If you’re new to the issue, takes some time to explore all the reasons that GMO agriculture and GMO labeling deserve your attention — then share what you find out!
- GMOs A to Z (with Guest Diana Reeves)
- Public Good vs. Corporate Greed: The Case for Mandatory Labeling of Genetically Modified Foods
- The Economic Argument Against GMOs: a Top Ten List
- Bt Cotton Losing Steam, Productivity at 5-Year Low
- Common GMO Crops Approaching Inevitable Failure? Flawed Assumptions Behind Multi-Toxin Biotech Crops, Researchers Warn
- Failure to Yield: Evaluating the Performance of Genetically Engineered Crops
- GMO Myths and Truths: An Evidence Based Examination of the Claims Made for the Safety and Efficacy of Genetically Modified Crops
- New Report: GMO Agriculture Increasing Pesticide Use on Cotton, Soy, Corn
- Eco-farming Outperforms GMOs at Improving Crop Yields and Growing More Food, Says Report
- Can GMOs Help End World Hunger?
- Famine and the GM Debate
- Science, Sustainability, World Hunger, and GMOs: a Skeptic’s Rebuttal
What Can You Do?
Glad you asked!
Contact Yes on 522 to get involved — volunteer opportunities abound! Follow them on Twitter @Yeson522 and like their Facebook page, to keep up with the latest news from the GMO labeling front. The Big Ag spin doctors will be working furiously during the next few weeks to convince Washington voters that transparency is a terrible idea: fight back by sharing this article and others like it!
The chemical companies profiting from biotech crops — and funding anti-transparency PR efforts — absolutely depend on consumer ignorance. Each article or story or blog post you share to increase public awareness of the issue denies them that vital ignorance, and makes fair and accurate GMO labeling ever-more imminent.
Meanwhile, to keep the financial pressure turned to ‘high’ on the GMO labeling scene…
- Shop organic to the greatest degree possible. Not all non-organic foods are GMOs — conventional agriculture utilizes synthetic fertilizers and pesticides, without genetically modified and patented seeds. But unfortunately — until we get mandatory labeling in the US – there’s generally no way to be sure a given food is GMO free, unless it’s labeled organic.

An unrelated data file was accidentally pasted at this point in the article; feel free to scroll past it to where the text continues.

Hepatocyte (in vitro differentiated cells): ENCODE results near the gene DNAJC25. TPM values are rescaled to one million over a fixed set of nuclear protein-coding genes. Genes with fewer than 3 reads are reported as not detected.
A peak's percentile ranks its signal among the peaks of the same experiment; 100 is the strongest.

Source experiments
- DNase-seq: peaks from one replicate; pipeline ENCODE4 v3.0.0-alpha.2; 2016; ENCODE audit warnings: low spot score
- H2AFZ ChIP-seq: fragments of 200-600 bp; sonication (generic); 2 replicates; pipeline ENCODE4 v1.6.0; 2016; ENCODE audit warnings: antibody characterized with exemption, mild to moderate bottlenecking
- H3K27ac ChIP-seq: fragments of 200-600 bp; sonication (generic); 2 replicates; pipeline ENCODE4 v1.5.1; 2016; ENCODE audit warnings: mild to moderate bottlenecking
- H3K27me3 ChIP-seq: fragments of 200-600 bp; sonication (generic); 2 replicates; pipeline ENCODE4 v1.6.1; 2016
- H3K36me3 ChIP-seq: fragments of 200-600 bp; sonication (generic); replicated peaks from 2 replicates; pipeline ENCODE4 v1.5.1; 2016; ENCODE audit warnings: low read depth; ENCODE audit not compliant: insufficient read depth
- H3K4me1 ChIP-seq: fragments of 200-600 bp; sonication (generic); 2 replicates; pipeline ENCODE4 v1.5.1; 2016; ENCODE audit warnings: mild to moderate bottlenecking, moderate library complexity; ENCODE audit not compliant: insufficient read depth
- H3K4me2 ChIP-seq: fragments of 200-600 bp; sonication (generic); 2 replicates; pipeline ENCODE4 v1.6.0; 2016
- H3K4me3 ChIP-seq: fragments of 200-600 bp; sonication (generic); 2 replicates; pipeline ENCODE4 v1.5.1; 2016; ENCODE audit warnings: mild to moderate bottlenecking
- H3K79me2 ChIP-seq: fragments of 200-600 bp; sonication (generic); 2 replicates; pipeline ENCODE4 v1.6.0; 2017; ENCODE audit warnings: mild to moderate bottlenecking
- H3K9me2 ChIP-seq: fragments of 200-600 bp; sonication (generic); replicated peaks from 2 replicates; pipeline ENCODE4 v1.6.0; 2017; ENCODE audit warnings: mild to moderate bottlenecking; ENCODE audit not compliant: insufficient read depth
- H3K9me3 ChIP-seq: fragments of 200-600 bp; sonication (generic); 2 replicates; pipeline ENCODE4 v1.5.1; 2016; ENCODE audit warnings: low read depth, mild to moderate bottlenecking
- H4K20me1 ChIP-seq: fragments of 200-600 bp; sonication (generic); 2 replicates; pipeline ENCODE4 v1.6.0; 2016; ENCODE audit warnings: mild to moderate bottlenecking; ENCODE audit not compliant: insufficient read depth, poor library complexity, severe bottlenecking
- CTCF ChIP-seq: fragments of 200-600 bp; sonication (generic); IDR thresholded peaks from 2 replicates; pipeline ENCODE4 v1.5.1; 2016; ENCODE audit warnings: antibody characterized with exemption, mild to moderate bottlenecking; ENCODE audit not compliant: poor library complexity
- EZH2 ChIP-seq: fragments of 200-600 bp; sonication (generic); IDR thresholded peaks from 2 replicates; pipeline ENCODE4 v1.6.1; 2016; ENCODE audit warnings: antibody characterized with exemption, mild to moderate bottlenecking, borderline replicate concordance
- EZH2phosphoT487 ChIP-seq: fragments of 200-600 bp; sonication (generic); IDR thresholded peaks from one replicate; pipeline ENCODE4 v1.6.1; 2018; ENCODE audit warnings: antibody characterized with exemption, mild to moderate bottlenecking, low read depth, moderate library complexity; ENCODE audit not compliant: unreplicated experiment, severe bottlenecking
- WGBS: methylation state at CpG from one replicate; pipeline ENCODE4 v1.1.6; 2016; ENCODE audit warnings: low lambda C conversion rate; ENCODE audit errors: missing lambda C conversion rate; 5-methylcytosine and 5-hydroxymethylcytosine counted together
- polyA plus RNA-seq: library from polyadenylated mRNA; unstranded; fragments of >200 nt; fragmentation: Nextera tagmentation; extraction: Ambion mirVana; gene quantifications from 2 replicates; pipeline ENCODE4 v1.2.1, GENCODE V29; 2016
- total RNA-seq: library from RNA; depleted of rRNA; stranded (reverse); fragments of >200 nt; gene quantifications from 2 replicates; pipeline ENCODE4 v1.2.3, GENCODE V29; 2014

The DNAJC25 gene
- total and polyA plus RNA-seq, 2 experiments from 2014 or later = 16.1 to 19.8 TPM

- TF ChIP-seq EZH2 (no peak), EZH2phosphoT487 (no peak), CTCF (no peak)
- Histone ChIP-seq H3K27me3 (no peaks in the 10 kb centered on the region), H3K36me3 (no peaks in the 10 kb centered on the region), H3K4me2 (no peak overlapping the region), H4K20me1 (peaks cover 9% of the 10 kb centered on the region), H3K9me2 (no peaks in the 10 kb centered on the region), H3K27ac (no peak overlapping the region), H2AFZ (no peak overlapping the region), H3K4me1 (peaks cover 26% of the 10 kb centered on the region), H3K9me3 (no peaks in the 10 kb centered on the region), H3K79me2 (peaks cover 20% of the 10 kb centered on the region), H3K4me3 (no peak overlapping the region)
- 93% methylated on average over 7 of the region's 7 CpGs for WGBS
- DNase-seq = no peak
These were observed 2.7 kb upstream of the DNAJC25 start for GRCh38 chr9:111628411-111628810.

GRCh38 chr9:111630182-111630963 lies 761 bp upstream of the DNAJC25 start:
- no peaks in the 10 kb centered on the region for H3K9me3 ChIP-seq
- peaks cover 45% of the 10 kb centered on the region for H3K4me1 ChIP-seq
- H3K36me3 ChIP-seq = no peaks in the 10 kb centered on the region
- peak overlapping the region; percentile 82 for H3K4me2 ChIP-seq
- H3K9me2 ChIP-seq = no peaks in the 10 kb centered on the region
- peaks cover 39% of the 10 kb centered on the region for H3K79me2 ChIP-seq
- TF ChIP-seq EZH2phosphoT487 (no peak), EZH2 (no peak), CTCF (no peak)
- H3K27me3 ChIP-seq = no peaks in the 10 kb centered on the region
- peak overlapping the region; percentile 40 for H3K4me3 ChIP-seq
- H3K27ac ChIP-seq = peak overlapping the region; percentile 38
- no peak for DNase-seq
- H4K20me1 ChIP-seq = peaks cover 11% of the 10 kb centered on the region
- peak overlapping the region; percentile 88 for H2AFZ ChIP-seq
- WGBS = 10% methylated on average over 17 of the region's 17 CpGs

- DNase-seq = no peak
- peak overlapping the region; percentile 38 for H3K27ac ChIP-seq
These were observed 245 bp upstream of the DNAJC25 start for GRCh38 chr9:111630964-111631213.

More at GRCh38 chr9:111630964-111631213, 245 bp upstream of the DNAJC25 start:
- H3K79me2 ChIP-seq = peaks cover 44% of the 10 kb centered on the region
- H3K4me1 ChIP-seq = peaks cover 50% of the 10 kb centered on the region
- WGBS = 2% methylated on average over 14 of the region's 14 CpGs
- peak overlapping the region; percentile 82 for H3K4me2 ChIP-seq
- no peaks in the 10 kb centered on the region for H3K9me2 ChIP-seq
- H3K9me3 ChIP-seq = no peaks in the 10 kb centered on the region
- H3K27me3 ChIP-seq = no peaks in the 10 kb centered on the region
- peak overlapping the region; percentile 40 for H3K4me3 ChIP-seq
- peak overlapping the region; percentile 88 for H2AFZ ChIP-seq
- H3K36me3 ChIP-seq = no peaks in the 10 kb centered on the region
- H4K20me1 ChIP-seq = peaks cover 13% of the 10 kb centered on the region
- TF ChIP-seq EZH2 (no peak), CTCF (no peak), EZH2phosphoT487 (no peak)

- You can also look for the Non-GMO Project Verified seal, on packaged foods.
- Plant a garden, and support local growers! If you grow it yourself, you know exactly what kind of seed you used; if you know your farmer, you can say, ‘Yo Jim (or Kate, or whatever) — tell me about this squash!’
- Since our subsidy system (surprise!) favors the GM giants that staff the USDA, organics tend to be more expensive. Cooking more foods from scratch — buying ingredients rather than packaged food items — saves grocery money with which to prioritize organics.
- When you’re on a budget (and who isn’t?!), prioritize your organic dollars: corn, soy, and thin-skinned produce top the list! Go here for more on GMO-free shopping.
Cautious Optimism, Anyone?
Monsanto, Dow, and other Big Ag behemoths will undoubtedly throw a multi-million-dollar hissyfit (again) to sway voters against their own interests (as citizens who eat food), and towards non-transparency and non-accountability for GMO profiteers.
But this time when they howl, it just might be the noisy death throes of a corrupt and unsustainable industry, in mourning for the mandatory consumer ignorance on which their empire rests — full of sound and fury, as it were, but signifying nothing.